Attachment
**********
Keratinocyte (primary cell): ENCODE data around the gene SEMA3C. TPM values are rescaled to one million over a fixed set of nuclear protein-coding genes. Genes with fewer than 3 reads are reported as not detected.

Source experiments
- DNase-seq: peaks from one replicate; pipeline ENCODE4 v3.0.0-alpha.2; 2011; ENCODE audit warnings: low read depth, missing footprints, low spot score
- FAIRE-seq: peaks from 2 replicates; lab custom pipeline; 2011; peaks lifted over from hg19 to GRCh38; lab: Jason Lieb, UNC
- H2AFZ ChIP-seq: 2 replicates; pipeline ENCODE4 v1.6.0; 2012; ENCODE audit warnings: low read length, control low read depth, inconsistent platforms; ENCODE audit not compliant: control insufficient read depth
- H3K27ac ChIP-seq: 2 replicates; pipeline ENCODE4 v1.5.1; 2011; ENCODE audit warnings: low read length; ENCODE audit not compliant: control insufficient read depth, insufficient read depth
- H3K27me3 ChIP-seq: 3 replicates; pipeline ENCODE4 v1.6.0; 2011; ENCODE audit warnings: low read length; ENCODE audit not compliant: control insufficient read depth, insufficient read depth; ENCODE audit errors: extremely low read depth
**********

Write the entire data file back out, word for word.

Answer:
Keratinocyte (primary cell): ENCODE data around the gene SEMA3C. TPM values are rescaled to one million over a fixed set of nuclear protein-coding genes. Genes with fewer than 3 reads are reported as not detected.

Source experiments
- DNase-seq: peaks from one replicate; pipeline ENCODE4 v3.0.0-alpha.2; 2011; ENCODE audit warnings: low read depth, missing footprints, low spot score
- FAIRE-seq: peaks from 2 replicates; lab custom pipeline; 2011; peaks lifted over from hg19 to GRCh38; lab: Jason Lieb, UNC
- H2AFZ ChIP-seq: 2 replicates; pipeline ENCODE4 v1.6.0; 2012; ENCODE audit warnings: low read length, control low read depth, inconsistent platforms; ENCODE audit not compliant: control insufficient read depth
- H3K27ac ChIP-seq: 2 replicates; pipeline ENCODE4 v1.5.1; 2011; ENCODE audit warnings: low read length; ENCODE audit not compliant: control insufficient read depth, insufficient read depth
- H3K27me3 ChIP-seq: 3 replicates; pipeline ENCODE4 v1.6.0; 2011; ENCODE audit warnings: low read length; ENCODE audit not compliant: control insufficient read depth, insufficient read depth; ENCODE audit errors: extremely low read depth